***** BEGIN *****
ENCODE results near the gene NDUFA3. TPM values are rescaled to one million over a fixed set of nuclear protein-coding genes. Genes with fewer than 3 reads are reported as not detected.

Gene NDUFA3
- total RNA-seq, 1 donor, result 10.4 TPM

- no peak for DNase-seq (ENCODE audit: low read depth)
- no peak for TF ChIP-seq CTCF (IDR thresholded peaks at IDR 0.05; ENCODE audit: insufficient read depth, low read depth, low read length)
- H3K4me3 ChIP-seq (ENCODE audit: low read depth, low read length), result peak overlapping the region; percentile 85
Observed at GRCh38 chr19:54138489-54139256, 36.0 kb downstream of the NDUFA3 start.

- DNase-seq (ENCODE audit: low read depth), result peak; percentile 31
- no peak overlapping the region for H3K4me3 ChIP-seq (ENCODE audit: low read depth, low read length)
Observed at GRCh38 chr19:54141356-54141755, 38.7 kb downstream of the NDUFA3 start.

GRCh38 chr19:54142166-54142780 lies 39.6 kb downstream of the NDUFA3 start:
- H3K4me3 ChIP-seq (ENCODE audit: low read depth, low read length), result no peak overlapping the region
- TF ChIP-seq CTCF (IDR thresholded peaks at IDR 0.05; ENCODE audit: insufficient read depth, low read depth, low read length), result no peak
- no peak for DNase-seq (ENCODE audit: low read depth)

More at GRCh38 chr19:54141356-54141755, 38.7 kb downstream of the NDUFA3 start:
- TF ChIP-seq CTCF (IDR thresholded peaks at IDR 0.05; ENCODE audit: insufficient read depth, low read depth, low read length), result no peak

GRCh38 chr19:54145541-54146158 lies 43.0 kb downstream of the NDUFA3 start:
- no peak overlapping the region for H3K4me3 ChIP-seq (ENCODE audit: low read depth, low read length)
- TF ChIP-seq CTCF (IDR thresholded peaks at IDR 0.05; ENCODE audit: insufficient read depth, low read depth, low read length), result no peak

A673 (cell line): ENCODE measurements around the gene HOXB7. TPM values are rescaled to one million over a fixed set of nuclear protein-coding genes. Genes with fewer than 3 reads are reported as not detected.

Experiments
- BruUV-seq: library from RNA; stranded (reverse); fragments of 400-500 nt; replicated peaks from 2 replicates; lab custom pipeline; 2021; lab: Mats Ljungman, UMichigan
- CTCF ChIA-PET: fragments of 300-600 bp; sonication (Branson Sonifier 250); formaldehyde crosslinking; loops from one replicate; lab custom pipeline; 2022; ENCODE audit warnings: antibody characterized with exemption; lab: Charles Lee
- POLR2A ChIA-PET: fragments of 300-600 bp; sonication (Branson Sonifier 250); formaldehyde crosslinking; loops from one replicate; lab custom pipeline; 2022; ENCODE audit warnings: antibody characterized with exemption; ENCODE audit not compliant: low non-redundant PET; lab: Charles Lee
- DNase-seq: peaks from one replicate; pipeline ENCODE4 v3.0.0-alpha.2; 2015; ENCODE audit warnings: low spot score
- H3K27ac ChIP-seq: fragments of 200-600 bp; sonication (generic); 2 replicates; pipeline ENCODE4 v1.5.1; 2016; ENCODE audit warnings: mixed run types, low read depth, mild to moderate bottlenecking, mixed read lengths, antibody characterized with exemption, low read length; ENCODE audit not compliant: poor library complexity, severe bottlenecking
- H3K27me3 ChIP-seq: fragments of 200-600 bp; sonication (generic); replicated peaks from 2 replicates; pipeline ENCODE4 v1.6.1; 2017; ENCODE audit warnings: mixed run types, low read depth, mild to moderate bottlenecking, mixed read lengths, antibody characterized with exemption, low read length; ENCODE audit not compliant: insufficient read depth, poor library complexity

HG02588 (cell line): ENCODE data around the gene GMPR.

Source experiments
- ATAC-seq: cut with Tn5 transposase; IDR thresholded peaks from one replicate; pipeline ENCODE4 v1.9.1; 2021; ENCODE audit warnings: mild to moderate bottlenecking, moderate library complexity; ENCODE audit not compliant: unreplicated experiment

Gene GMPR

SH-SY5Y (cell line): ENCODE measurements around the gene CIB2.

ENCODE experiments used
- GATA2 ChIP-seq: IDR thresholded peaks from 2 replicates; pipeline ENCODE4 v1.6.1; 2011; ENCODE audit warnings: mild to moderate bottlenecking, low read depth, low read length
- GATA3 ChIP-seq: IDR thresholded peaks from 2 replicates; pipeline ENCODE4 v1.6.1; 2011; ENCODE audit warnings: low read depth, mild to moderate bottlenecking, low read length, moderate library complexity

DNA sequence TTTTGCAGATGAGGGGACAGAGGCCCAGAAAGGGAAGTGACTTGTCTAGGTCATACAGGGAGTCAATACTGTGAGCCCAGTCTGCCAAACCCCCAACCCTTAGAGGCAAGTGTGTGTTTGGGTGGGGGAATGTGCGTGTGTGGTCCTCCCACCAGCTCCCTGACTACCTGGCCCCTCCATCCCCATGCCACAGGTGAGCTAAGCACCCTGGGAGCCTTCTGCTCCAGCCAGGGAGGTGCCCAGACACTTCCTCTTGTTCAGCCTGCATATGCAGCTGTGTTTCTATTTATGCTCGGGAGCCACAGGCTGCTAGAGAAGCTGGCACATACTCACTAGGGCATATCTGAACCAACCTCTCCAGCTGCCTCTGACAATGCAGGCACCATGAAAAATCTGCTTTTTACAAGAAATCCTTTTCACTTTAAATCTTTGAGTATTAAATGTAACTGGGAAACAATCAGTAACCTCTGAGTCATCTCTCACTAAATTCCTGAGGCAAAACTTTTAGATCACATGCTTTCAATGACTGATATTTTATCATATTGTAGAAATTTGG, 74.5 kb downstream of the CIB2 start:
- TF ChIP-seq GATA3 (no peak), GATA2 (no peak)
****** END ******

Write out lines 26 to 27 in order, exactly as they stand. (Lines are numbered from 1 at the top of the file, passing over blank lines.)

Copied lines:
- H3K27ac ChIP-seq: fragments of 200-600 bp; sonication (generic); 2 replicates; pipeline ENCODE4 v1.5.1; 2016; ENCODE audit warnings: mixed run types, low read depth, mild to moderate bottlenecking, mixed read lengths, antibody characterized with exemption, low read length; ENCODE audit not compliant: poor library complexity, severe bottlenecking
- H3K27me3 ChIP-seq: fragments of 200-600 bp; sonication (generic); replicated peaks from 2 replicates; pipeline ENCODE4 v1.6.1; 2017; ENCODE audit warnings: mixed run types, low read depth, mild to moderate bottlenecking, mixed read lengths, antibody characterized with exemption, low read length; ENCODE audit not compliant: insufficient read depth, poor library complexity